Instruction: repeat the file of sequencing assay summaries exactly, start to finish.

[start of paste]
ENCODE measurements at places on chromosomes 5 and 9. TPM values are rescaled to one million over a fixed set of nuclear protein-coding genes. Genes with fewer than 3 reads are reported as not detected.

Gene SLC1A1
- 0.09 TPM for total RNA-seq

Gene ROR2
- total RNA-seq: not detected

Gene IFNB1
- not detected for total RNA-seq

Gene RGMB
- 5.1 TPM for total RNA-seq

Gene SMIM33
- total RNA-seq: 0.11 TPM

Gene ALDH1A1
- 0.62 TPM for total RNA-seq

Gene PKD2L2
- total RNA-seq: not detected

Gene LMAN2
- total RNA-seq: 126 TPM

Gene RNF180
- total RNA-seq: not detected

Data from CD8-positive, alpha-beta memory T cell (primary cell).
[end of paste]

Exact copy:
ENCODE measurements at places on chromosomes 5 and 9. TPM values are rescaled to one million over a fixed set of nuclear protein-coding genes. Genes with fewer than 3 reads are reported as not detected.

Gene SLC1A1
- 0.09 TPM for total RNA-seq

Gene ROR2
- total RNA-seq: not detected

Gene IFNB1
- not detected for total RNA-seq

Gene RGMB
- 5.1 TPM for total RNA-seq

Gene SMIM33
- total RNA-seq: 0.11 TPM

Gene ALDH1A1
- 0.62 TPM for total RNA-seq

Gene PKD2L2
- total RNA-seq: not detected

Gene LMAN2
- total RNA-seq: 126 TPM

Gene RNF180
- total RNA-seq: not detected

Data from CD8-positive, alpha-beta memory T cell (primary cell).